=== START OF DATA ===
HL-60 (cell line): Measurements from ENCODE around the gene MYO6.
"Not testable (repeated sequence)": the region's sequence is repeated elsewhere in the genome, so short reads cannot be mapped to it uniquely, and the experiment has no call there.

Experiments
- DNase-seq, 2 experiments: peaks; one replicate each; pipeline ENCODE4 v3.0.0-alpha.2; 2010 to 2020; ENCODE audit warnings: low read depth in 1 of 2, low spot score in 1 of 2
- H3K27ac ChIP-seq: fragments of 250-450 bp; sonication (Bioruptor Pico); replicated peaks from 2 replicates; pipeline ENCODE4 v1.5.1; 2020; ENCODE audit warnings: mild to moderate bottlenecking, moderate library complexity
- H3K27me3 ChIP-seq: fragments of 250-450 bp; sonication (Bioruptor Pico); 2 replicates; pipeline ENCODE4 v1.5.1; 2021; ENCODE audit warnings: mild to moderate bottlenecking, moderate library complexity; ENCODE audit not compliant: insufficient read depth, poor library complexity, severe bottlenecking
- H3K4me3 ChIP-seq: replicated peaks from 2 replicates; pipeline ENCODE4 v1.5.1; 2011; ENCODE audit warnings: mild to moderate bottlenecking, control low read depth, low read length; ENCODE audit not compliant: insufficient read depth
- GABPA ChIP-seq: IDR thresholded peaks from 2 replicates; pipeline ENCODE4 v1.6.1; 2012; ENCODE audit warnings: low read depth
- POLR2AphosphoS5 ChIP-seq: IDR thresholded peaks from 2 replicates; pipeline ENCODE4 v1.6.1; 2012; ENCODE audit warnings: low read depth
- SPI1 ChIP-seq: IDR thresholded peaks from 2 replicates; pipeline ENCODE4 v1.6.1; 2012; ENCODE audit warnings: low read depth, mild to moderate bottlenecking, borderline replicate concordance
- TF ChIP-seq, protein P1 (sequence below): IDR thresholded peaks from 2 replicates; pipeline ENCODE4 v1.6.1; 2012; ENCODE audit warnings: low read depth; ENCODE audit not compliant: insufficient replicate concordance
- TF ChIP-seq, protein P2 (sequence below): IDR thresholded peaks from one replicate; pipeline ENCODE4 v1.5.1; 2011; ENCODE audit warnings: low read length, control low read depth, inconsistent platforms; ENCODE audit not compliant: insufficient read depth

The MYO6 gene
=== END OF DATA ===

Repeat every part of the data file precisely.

HL-60 (cell line): Measurements from ENCODE around the gene MYO6.
"Not testable (repeated sequence)": the region's sequence is repeated elsewhere in the genome, so short reads cannot be mapped to it uniquely, and the experiment has no call there.

Experiments
- DNase-seq, 2 experiments: peaks; one replicate each; pipeline ENCODE4 v3.0.0-alpha.2; 2010 to 2020; ENCODE audit warnings: low read depth in 1 of 2, low spot score in 1 of 2
- H3K27ac ChIP-seq: fragments of 250-450 bp; sonication (Bioruptor Pico); replicated peaks from 2 replicates; pipeline ENCODE4 v1.5.1; 2020; ENCODE audit warnings: mild to moderate bottlenecking, moderate library complexity
- H3K27me3 ChIP-seq: fragments of 250-450 bp; sonication (Bioruptor Pico); 2 replicates; pipeline ENCODE4 v1.5.1; 2021; ENCODE audit warnings: mild to moderate bottlenecking, moderate library complexity; ENCODE audit not compliant: insufficient read depth, poor library complexity, severe bottlenecking
- H3K4me3 ChIP-seq: replicated peaks from 2 replicates; pipeline ENCODE4 v1.5.1; 2011; ENCODE audit warnings: mild to moderate bottlenecking, control low read depth, low read length; ENCODE audit not compliant: insufficient read depth
- GABPA ChIP-seq: IDR thresholded peaks from 2 replicates; pipeline ENCODE4 v1.6.1; 2012; ENCODE audit warnings: low read depth
- POLR2AphosphoS5 ChIP-seq: IDR thresholded peaks from 2 replicates; pipeline ENCODE4 v1.6.1; 2012; ENCODE audit warnings: low read depth
- SPI1 ChIP-seq: IDR thresholded peaks from 2 replicates; pipeline ENCODE4 v1.6.1; 2012; ENCODE audit warnings: low read depth, mild to moderate bottlenecking, borderline replicate concordance
- TF ChIP-seq, protein P1 (sequence below): IDR thresholded peaks from 2 replicates; pipeline ENCODE4 v1.6.1; 2012; ENCODE audit warnings: low read depth; ENCODE audit not compliant: insufficient replicate concordance
- TF ChIP-seq, protein P2 (sequence below): IDR thresholded peaks from one replicate; pipeline ENCODE4 v1.5.1; 2011; ENCODE audit warnings: low read length, control low read depth, inconsistent platforms; ENCODE audit not compliant: insufficient read depth

The MYO6 gene